The mad plan to clean up space junk with a laser cannon

If the notion of lasers in space sounds slightly terrifying, you’re not alone. “The problem with it is mostly political,” says Don Kessler, who spent more than 30 years at NASA’s Johnson Space Center. “Everyone is afraid you are going to weaponize space.” Kessler began the field of studying orbital debris and lends his name to “Kessler syndrome,” a scenario in which colliding debris begins a cascade of increasing debris and destruction.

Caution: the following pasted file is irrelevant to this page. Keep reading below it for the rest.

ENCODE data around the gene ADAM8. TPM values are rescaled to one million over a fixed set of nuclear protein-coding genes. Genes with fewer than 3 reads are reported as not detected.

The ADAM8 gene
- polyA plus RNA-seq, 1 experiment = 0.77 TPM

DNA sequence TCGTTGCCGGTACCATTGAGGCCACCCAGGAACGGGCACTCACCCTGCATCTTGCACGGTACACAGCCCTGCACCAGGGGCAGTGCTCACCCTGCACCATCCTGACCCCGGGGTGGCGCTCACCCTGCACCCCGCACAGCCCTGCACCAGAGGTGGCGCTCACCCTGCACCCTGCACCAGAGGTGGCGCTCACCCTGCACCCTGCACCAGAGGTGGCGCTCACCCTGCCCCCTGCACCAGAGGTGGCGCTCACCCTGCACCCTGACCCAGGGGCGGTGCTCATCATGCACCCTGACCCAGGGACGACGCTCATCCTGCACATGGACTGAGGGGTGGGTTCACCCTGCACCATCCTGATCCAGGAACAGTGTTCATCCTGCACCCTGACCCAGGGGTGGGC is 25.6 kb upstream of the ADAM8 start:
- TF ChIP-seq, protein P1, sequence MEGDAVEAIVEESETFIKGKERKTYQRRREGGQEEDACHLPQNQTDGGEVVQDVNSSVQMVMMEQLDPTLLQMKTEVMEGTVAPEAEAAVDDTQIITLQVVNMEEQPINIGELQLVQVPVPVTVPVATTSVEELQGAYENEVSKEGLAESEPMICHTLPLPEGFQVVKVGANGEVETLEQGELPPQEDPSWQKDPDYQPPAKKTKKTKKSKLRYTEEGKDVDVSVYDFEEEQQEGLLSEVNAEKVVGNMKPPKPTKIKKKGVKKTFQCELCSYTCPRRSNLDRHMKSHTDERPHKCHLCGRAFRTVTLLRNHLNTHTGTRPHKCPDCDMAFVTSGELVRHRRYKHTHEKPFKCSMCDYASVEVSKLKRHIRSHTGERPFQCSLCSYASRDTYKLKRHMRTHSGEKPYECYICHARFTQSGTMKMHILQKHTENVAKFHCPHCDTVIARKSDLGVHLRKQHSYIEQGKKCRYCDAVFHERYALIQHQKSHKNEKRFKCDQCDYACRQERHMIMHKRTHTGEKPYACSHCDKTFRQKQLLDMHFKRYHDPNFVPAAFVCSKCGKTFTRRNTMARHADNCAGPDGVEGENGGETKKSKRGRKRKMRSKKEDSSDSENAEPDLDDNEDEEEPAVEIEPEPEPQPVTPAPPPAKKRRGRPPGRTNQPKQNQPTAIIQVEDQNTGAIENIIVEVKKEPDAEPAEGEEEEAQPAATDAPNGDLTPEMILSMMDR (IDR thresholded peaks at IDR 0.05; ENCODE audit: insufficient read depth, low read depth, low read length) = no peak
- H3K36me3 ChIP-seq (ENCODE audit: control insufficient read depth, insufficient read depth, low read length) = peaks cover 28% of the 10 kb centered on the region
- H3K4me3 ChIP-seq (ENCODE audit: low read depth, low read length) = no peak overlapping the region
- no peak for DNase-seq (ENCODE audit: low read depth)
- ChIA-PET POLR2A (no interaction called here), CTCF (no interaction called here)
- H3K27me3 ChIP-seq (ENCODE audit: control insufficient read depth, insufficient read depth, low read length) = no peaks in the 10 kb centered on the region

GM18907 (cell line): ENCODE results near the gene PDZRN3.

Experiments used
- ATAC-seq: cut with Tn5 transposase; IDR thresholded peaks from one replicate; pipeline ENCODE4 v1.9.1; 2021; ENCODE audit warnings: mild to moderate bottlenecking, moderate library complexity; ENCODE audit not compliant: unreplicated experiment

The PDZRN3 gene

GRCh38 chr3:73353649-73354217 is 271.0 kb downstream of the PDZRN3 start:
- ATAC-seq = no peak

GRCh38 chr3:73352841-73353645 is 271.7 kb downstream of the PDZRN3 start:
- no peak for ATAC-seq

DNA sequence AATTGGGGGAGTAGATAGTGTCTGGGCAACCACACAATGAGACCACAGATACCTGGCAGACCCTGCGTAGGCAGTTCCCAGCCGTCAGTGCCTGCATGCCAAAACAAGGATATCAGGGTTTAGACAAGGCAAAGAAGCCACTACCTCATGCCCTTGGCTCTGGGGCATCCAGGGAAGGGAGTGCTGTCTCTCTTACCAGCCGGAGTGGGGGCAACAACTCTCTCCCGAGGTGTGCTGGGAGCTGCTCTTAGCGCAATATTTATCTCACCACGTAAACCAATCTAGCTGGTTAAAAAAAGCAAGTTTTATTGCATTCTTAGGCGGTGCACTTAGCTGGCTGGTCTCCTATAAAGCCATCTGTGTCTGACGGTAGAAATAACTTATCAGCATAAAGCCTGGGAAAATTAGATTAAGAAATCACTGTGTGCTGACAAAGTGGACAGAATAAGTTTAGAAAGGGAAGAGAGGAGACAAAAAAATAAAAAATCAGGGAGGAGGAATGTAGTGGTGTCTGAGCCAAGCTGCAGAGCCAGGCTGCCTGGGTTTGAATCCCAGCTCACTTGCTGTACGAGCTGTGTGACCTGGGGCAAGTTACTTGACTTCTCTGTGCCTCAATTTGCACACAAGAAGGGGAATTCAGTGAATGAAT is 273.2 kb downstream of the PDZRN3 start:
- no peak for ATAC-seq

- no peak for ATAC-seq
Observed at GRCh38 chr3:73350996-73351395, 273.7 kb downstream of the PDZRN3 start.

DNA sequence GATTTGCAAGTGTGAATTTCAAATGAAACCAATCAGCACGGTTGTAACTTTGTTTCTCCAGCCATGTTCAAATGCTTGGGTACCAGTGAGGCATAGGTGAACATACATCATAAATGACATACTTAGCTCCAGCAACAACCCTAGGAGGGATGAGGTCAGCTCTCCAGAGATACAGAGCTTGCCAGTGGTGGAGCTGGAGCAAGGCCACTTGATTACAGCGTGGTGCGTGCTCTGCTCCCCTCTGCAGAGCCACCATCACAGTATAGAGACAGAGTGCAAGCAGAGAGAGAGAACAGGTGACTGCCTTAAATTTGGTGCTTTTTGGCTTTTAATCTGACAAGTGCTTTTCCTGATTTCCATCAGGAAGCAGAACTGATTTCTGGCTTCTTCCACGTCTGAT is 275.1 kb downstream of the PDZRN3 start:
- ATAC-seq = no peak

If you can take out a derelict satellite or rocket body, you also have the ability to kill a working satellite. And given how important satellites are to militaries, an attack could prompt a war. But if astronomers are going to put a laser cannon anywhere above Earth, the ISS would be the place to do it. Bolting the proposed laser to the ostensibly neutral space station—which already must make frequent maneuvers to avoid larger, tracked pieces of debris—might be a way to make a scientifically sound idea politically sound as well.